Here is an allegory that might help you understand my view on this issue. You are probably aware that computers loaded with the same operating system and containing the same chipsets almost always end up as very different machines after a year or two of active use. But why? Well.. it comes down to what happens to a given computer once a person starts using it. Every new action by the user (from data storage and creation, software installations and upgrades to hardware upgrades) will continuously alter the “personality”, “appearance” and “behavior” of a given machine such that two computers from the same batch will almost never be identical to each other after as little as a few weeks of use.

Each machine will develop its own unique “persona” which is a summation of data on the hard drives, data loaded into the RAM upon bootup (and during normal usage) plus the behavior of the operating system in combination with all other software on that particular machine. While you can clone and transfer the contents of the hard drive to another machine, you can almost never recreate the same user experience or persona on another machine- even on one with identical hardware.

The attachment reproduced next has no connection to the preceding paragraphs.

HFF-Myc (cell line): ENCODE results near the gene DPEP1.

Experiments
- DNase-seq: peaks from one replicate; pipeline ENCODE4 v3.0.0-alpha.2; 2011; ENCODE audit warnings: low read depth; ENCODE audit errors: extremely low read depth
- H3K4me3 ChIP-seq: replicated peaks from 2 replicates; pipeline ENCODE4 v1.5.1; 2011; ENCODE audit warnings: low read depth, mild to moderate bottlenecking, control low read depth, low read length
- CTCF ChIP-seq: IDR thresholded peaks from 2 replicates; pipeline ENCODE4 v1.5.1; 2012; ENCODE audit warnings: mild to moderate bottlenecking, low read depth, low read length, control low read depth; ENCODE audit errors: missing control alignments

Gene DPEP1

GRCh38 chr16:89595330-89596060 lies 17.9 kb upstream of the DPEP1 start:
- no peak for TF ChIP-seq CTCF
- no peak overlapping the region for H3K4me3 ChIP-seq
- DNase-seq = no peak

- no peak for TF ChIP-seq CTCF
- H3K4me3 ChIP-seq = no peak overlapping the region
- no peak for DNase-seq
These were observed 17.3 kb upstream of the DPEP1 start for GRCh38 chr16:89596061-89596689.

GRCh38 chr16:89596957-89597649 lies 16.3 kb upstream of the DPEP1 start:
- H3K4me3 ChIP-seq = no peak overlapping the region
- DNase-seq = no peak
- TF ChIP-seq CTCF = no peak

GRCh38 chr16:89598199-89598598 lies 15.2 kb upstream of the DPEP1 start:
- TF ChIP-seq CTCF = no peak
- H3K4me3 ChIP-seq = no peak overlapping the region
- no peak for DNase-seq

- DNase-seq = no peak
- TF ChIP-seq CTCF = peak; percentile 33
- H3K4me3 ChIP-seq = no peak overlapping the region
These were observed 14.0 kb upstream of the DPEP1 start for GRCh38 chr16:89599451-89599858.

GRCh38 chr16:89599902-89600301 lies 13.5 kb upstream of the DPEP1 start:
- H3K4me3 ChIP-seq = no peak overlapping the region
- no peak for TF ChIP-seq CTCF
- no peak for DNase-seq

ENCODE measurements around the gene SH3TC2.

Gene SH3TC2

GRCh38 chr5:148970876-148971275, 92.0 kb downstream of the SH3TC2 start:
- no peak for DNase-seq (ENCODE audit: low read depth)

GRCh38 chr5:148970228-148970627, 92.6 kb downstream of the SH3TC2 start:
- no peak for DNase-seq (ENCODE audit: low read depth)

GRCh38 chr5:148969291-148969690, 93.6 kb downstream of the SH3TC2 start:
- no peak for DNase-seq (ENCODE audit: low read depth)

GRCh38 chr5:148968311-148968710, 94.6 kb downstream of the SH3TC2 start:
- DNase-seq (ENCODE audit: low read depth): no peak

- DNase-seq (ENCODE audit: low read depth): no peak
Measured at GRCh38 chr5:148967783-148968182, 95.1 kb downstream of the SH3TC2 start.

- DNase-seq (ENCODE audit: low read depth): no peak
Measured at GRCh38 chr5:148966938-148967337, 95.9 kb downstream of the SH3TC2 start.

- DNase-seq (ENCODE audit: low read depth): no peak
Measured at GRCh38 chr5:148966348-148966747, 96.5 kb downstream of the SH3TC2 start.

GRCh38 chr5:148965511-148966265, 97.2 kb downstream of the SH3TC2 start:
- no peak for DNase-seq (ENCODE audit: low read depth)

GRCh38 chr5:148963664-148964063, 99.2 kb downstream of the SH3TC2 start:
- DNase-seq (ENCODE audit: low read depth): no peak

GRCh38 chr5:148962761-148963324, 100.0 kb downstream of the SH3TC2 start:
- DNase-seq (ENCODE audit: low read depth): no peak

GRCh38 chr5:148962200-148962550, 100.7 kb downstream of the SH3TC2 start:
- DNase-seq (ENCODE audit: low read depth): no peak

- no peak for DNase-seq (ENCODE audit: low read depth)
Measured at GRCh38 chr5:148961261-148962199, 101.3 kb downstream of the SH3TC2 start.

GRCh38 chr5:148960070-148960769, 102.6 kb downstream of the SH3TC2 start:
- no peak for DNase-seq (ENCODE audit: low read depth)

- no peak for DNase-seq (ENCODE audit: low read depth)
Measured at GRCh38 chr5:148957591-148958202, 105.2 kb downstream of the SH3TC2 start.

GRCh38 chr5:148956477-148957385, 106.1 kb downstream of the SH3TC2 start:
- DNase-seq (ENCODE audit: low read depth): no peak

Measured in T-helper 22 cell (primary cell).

The self is a lot like the unique user experience, behavior and abilities of a computer that has been used for a few months.

But why do we spend so much effort trying to define the self? Don’t other life-forms on earth (from bacteria to plants and other animals) go on living, reproducing and evolving without displaying any strong evidence for having selves or the biological hardware to host them? Why do humans care about something that is nothing more than an ephemeral phenomena dependent on information exchange among the underlying biological hardware components?

It comes down to how humans interact with the world around them.

All organisms on earth, except humans and perhaps apes and dolphins, act via reflex or instinct. This is not to say that they cannot think or solve problems logically. But they do so without a detailed mental model of the world around them. Humans, on the other hand, interact with the external world based on their internal mental model of it. They will do so even if the internal world model is obviously faulty- which is why we have cults, religions and ideologies.

But what does any of this have to do with each self being the most important person in the universe?